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Active Directory (AD) is Microsoft's proprietary directory service. It runs on Windows Server and allows administrators to manage permissions and access to network resources. There are 4 types of Microsoft Active Directory, namely:
Microsoft Active Directory (most often referred to as a domain controller) is excellent for managing the authentication and authorization functions for users and computers within an organization. Its reliance upon member computers permanently joined to a domain and protocols such as LDAP for directory querying and Kerberos for directory authentication are no longer suitable for the modern Internet-centric, mobile style of work environment becoming the norm today.
Think of Active Directory as on-premise only, which means all of your authentication infrastructure is running on hardware in house.
Azure Active Directory (AAD) is a version of directory services “in the cloud” hosted on Microsoft Azure. AAD does have quite different capabilities and features compared to Windows Server Active Directory (AD). Its primary function at the moment is to manage users and the myriad of devices (Windows, Apple and Linux PC’s, tablets and smartphones, etc.) that users are employing in their work and social lives, particularly for remote users.
AAD is blurring the distinction between “on-premise" and “remote” users. AAD is the authentication and authorization mechanism for not only Azure, Office 365 and Intune, but is capable of tying in many other third-party authentication systems.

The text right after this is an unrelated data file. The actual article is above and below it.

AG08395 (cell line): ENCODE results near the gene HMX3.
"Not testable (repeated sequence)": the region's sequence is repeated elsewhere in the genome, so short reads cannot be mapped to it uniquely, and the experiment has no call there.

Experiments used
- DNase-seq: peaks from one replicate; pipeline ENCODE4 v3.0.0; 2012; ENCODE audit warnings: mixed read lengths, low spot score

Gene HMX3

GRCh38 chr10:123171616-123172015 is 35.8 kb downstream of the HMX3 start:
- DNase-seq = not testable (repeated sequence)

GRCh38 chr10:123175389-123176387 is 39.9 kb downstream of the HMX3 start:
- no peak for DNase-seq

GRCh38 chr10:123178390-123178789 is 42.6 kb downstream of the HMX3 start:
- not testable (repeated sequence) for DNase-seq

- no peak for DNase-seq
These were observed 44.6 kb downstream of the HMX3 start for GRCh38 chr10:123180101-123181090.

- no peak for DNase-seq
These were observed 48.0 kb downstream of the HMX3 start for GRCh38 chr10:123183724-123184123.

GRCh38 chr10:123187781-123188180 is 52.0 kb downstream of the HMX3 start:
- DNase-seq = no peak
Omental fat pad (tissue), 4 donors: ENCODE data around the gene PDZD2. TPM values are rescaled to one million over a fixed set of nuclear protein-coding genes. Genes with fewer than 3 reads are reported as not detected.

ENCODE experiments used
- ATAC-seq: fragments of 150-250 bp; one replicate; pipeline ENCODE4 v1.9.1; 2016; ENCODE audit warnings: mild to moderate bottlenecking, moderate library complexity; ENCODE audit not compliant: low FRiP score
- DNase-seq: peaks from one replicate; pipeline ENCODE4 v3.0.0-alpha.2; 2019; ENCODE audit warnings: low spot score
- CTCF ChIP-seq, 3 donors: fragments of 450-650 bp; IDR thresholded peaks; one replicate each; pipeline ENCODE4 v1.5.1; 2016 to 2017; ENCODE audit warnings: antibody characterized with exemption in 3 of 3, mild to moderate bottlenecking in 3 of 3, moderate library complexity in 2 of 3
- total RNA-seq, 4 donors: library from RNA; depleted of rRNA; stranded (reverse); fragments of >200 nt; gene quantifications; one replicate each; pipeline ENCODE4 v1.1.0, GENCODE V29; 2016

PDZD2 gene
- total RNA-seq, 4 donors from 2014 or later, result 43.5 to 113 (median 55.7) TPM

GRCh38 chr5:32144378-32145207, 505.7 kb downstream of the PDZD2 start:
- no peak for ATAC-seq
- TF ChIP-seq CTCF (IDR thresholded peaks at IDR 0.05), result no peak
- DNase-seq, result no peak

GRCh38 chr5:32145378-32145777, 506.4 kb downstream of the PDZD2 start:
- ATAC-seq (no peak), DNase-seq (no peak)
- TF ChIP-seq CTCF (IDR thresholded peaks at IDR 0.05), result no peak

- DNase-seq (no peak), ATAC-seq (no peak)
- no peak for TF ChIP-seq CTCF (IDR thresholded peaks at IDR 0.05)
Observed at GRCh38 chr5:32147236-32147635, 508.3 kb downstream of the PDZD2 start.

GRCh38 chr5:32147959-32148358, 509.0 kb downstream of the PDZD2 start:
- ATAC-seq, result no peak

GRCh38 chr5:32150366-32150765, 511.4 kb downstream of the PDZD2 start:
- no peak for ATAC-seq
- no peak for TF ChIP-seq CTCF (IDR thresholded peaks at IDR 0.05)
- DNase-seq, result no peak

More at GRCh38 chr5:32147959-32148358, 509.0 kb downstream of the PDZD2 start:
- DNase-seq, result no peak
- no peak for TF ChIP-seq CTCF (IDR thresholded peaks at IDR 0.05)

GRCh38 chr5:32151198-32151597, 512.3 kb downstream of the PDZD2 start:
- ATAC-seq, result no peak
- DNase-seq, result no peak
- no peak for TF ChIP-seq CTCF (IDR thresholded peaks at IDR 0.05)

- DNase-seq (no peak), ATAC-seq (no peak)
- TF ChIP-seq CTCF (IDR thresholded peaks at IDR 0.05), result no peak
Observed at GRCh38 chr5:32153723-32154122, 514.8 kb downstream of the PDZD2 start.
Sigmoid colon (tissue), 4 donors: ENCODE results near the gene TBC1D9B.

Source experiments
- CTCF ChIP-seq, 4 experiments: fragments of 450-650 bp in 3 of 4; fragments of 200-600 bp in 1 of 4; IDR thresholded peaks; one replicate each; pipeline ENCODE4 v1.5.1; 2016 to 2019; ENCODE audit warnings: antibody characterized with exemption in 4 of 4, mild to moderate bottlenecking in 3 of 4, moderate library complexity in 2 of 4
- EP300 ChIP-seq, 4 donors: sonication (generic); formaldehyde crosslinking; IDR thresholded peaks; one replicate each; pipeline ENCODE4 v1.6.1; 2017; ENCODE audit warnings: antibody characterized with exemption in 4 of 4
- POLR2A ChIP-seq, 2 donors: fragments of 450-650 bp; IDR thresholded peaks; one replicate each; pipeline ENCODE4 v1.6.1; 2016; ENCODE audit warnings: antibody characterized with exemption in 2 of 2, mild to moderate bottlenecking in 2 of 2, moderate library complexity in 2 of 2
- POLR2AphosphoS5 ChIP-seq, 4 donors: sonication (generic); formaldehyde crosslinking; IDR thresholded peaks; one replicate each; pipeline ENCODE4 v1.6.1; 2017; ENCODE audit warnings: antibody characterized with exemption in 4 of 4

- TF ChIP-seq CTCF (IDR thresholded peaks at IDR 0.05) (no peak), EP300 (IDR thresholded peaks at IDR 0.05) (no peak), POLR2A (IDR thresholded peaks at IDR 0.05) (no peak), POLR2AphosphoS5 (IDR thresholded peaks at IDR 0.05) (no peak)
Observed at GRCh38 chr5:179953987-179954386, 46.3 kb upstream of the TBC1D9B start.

Think of Azure Active Directory as cloud only, which means if you have legacy software you will need to go with Hybrid Azure AD (HAAD).
Hybrid Azure AD is used when you have your local Active Directory (domain controller) on-premise and want to synchronize your data to Azure Active Directory. Instead of having two sets of credentials in two different places, you can add it in the ‘onsite’ domain controller, and it will replicate to Azure AD with the help of a Microsoft software add-on called Azure AD Connect.
Hybrid Azure AD is the first step in achieving one single identity. Today, most of our clients have one set of credentials to log on to their laptop and one set of credentials to log on to their email hosted on Office 365. With Hybrid Azure AD, you can set up the synchronization to Office 365 and manage the users on-premise, using your existing local Domain Controller.
You have two options:
Option #1: You keep your ‘on-premise’ domain controller within your physical location, and install AD Connect to synchronize your users, and their passwords, with Azure AD.
Option #2: Move your existing ‘on-premise’ domain controller into a virtual machine hosted on Azure, install AD Connect to synchronize with Azure AD, and create a VPN connection between your office and the Azure datacenter where your domain controller is now hosted.
Azure Active Directory Domain Services (AAD DS) is a standalone service in Azure that enables a domain controller for virtual machines in Azure, without setting up a standalone server as a domain controller. It creates a domain controller as a service, so you don’t need to worry about downtime, patching or other things.
It syncs users, groups, and passwords from Azure AD to make them available for the virtual computers in an Azure network.
You can use the Active Directory Administrative Center or Active Directory PowerShell to administer managed domains. With AADDS,